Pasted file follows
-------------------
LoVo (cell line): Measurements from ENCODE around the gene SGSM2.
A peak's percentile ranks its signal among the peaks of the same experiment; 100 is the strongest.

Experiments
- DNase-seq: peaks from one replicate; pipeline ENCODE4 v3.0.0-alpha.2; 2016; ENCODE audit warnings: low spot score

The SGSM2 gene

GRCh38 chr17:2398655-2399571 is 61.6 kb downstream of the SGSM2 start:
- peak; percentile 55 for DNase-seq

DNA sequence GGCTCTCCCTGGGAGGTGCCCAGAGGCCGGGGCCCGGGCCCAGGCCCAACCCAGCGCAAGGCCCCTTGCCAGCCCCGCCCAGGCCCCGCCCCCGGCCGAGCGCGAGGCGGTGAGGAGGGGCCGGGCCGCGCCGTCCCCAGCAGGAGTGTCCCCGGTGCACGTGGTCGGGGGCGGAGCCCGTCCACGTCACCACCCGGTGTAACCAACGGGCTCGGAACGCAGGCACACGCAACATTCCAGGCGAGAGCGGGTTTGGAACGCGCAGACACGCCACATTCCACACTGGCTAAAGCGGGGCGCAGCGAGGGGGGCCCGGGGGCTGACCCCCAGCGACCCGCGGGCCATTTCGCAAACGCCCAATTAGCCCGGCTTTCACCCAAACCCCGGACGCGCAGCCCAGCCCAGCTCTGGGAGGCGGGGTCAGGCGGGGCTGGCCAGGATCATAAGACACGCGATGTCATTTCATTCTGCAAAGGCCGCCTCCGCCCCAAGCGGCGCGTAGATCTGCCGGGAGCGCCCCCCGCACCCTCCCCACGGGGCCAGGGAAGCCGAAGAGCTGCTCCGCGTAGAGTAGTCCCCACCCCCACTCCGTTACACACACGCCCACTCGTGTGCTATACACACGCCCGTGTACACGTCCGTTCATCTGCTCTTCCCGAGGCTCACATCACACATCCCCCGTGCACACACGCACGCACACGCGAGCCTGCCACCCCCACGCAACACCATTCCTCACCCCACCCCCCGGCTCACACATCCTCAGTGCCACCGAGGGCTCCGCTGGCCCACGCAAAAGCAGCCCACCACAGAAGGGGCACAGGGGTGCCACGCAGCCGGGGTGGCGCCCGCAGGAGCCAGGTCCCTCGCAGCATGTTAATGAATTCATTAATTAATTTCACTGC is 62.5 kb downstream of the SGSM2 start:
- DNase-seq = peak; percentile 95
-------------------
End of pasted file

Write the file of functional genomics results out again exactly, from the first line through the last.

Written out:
LoVo (cell line): Measurements from ENCODE around the gene SGSM2.
A peak's percentile ranks its signal among the peaks of the same experiment; 100 is the strongest.

Experiments
- DNase-seq: peaks from one replicate; pipeline ENCODE4 v3.0.0-alpha.2; 2016; ENCODE audit warnings: low spot score

The SGSM2 gene

GRCh38 chr17:2398655-2399571 is 61.6 kb downstream of the SGSM2 start:
- peak; percentile 55 for DNase-seq

DNA sequence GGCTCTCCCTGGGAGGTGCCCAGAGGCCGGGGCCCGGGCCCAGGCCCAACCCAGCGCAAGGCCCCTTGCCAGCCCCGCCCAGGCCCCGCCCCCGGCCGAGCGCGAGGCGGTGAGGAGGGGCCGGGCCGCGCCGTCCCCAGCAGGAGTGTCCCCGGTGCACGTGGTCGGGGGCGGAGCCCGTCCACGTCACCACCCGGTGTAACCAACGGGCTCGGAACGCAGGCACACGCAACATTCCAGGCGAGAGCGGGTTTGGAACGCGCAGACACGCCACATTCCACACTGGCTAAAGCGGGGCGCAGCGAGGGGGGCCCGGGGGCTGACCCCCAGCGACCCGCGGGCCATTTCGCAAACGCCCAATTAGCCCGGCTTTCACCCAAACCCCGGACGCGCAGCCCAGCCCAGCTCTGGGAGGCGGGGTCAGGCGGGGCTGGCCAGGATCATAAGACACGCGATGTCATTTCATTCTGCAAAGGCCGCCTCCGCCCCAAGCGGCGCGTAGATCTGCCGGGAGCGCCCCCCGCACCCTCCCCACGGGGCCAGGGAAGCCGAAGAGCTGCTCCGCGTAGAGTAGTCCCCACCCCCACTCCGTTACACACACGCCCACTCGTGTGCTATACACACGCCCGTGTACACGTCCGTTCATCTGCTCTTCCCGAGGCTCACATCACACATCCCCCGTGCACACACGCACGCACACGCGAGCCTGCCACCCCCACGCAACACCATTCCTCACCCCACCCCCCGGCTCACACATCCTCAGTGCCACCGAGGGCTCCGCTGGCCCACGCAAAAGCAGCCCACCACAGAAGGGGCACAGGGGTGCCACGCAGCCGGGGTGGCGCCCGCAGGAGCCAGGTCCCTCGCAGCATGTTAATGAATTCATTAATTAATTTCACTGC is 62.5 kb downstream of the SGSM2 start:
- DNase-seq = peak; percentile 95